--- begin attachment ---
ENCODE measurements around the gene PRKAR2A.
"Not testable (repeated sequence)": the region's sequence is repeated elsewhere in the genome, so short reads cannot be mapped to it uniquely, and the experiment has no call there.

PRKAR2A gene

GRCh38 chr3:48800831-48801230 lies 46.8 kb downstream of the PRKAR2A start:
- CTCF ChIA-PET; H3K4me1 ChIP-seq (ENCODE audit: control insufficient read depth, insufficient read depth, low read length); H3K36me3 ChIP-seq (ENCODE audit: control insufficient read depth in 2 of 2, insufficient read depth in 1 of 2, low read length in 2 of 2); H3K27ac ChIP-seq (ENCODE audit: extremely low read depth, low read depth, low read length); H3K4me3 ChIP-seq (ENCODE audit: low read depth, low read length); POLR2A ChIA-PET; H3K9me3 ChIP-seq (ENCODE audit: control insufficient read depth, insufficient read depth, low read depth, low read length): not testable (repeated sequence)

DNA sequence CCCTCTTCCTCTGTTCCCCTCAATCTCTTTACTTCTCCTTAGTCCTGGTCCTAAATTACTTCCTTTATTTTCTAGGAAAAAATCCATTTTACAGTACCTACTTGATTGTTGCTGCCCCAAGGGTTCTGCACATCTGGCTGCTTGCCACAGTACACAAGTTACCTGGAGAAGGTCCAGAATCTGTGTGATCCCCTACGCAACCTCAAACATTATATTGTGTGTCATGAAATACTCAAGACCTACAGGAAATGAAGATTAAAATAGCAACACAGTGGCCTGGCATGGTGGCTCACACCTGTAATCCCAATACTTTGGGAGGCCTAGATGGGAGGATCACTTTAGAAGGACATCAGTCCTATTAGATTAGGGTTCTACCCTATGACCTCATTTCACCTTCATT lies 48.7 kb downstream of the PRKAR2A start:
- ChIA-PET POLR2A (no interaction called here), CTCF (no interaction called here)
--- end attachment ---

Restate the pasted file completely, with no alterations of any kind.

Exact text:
ENCODE measurements around the gene PRKAR2A.
"Not testable (repeated sequence)": the region's sequence is repeated elsewhere in the genome, so short reads cannot be mapped to it uniquely, and the experiment has no call there.

PRKAR2A gene

GRCh38 chr3:48800831-48801230 lies 46.8 kb downstream of the PRKAR2A start:
- CTCF ChIA-PET; H3K4me1 ChIP-seq (ENCODE audit: control insufficient read depth, insufficient read depth, low read length); H3K36me3 ChIP-seq (ENCODE audit: control insufficient read depth in 2 of 2, insufficient read depth in 1 of 2, low read length in 2 of 2); H3K27ac ChIP-seq (ENCODE audit: extremely low read depth, low read depth, low read length); H3K4me3 ChIP-seq (ENCODE audit: low read depth, low read length); POLR2A ChIA-PET; H3K9me3 ChIP-seq (ENCODE audit: control insufficient read depth, insufficient read depth, low read depth, low read length): not testable (repeated sequence)

DNA sequence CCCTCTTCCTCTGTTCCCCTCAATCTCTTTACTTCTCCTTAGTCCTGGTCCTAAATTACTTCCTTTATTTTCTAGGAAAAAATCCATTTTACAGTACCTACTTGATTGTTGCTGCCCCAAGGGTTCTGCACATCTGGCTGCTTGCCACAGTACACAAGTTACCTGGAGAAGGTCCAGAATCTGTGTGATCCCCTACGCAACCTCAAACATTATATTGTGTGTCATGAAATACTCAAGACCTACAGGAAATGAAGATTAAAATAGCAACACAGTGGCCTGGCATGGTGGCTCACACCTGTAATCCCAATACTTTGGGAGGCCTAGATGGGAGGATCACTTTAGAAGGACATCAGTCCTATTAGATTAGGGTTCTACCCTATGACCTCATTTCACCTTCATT lies 48.7 kb downstream of the PRKAR2A start:
- ChIA-PET POLR2A (no interaction called here), CTCF (no interaction called here)